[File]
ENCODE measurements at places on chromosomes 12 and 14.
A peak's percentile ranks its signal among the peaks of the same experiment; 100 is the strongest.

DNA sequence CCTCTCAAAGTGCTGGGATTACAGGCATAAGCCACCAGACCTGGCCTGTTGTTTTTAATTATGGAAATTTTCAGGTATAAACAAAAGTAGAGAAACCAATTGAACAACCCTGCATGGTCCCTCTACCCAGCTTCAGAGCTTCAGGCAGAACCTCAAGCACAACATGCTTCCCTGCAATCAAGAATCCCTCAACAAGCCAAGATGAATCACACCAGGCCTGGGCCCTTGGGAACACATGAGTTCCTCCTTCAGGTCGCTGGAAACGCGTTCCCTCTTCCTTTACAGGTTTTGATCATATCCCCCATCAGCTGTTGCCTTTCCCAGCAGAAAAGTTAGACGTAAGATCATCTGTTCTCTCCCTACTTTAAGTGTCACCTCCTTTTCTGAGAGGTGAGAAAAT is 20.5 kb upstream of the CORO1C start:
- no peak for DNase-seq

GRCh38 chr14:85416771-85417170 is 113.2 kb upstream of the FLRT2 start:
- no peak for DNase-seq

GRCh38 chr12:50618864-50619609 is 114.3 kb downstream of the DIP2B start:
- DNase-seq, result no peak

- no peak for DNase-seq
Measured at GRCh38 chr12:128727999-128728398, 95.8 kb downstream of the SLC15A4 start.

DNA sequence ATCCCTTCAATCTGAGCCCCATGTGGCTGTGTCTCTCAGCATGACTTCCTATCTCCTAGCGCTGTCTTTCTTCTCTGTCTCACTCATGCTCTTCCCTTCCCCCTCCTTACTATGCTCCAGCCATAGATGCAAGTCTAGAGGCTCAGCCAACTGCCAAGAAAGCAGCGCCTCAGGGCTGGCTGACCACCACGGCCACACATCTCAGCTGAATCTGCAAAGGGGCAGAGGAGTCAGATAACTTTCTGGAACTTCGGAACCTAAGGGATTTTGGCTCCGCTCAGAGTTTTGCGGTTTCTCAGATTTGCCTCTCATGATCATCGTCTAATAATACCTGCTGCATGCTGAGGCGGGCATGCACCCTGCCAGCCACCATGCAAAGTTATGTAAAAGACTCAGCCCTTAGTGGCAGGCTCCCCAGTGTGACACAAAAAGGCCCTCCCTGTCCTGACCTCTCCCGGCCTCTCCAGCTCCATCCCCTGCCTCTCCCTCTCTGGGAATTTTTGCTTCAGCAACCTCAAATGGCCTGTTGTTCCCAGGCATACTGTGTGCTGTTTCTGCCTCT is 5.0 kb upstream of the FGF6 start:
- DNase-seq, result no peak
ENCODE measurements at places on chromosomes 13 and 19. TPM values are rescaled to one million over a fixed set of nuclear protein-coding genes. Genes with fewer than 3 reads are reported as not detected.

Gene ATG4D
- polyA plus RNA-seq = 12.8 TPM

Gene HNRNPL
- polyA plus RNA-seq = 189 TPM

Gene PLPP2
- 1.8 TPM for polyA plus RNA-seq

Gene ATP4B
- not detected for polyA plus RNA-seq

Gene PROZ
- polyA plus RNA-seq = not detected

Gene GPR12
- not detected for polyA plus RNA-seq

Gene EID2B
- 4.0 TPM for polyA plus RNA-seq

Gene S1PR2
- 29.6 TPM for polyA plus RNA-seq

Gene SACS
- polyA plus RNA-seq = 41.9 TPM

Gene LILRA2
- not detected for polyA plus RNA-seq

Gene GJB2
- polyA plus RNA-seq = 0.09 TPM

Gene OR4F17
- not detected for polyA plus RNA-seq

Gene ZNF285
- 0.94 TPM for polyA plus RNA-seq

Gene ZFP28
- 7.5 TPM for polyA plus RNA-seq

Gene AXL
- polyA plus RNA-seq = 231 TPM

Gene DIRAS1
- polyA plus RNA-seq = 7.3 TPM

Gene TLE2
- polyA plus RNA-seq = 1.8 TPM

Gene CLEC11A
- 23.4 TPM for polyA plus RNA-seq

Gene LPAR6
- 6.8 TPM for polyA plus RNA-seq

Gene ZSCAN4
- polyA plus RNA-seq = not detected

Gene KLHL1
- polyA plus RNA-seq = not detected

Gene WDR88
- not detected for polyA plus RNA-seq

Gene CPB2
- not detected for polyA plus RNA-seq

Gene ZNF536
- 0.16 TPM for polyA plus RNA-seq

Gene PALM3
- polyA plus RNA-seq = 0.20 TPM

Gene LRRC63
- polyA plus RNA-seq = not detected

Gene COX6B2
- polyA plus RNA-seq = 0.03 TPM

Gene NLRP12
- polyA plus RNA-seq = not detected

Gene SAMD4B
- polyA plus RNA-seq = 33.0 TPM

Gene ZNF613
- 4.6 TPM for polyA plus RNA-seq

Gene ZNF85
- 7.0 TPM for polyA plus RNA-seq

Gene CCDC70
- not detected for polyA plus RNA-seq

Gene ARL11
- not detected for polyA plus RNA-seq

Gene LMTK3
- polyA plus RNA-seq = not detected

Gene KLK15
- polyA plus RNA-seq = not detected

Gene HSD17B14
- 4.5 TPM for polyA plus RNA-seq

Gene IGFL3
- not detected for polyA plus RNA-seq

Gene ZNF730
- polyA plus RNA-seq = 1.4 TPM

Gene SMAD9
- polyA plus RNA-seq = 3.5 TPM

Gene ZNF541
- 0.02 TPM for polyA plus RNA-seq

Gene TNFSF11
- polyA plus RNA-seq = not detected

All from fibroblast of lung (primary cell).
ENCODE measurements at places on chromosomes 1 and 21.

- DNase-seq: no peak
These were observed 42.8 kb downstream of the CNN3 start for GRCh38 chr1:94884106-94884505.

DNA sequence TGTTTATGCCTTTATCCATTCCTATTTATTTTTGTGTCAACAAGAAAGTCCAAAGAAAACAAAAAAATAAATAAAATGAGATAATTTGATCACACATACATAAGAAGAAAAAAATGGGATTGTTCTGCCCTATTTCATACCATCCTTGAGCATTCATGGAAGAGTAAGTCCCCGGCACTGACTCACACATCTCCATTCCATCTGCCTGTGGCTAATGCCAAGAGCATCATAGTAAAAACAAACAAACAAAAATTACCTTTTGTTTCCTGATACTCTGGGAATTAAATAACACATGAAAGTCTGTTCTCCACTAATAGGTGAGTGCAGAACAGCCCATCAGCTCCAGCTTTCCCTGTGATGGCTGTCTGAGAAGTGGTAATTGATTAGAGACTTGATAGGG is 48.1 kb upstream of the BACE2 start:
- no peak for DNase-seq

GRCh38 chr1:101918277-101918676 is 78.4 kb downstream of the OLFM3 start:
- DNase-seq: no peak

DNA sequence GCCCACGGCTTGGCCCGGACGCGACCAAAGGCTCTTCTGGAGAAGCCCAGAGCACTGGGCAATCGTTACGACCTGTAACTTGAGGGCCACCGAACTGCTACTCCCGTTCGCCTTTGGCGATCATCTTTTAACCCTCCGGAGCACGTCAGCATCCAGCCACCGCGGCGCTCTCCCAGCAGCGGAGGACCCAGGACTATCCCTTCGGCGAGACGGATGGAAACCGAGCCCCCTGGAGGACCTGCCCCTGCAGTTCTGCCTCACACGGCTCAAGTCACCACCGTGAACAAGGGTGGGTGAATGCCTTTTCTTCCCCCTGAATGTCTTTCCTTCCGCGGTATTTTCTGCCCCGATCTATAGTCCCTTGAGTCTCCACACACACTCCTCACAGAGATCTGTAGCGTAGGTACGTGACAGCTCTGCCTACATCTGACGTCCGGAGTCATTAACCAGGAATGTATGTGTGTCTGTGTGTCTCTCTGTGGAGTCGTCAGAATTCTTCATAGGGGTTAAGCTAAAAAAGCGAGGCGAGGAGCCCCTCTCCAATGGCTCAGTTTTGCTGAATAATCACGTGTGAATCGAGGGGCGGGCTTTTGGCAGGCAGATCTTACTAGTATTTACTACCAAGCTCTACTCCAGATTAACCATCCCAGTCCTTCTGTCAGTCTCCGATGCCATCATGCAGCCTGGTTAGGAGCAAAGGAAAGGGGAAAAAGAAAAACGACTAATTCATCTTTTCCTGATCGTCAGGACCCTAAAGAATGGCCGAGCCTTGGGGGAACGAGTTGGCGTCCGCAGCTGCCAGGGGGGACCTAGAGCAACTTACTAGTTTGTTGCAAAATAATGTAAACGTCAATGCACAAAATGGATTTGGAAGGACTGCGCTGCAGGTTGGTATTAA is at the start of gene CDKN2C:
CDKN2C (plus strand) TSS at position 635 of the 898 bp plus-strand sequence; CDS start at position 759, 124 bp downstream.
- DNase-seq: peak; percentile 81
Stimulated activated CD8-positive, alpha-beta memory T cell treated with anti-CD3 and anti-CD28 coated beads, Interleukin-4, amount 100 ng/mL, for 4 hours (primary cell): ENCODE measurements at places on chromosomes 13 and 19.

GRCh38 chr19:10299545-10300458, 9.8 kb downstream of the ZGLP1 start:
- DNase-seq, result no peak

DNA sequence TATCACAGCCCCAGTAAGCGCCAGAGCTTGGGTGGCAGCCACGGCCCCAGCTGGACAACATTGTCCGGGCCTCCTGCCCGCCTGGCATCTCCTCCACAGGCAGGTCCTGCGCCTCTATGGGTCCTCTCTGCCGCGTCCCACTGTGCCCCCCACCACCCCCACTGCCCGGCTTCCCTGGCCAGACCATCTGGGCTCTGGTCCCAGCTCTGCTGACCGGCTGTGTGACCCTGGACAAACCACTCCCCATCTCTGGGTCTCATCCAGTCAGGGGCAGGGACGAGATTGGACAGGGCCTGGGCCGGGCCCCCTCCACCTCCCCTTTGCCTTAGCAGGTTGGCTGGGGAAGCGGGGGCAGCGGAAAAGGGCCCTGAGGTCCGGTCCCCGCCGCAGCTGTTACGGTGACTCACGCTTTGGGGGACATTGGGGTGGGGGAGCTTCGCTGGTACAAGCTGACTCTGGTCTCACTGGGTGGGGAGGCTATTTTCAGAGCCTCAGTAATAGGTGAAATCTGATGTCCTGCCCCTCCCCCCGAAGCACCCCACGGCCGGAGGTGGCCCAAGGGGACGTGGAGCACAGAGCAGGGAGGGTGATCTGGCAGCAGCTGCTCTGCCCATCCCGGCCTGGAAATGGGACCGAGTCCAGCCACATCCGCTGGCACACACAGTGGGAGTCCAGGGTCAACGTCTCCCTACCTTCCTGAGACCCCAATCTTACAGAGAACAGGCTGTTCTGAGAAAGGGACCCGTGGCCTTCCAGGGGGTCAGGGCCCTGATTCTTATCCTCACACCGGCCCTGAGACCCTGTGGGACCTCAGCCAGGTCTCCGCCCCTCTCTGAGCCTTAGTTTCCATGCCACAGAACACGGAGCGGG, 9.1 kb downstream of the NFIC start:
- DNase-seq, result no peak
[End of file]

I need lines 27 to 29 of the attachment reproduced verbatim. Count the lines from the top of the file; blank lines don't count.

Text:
- 4.0 TPM for polyA plus RNA-seq

Gene S1PR2
- 29.6 TPM for polyA plus RNA-seq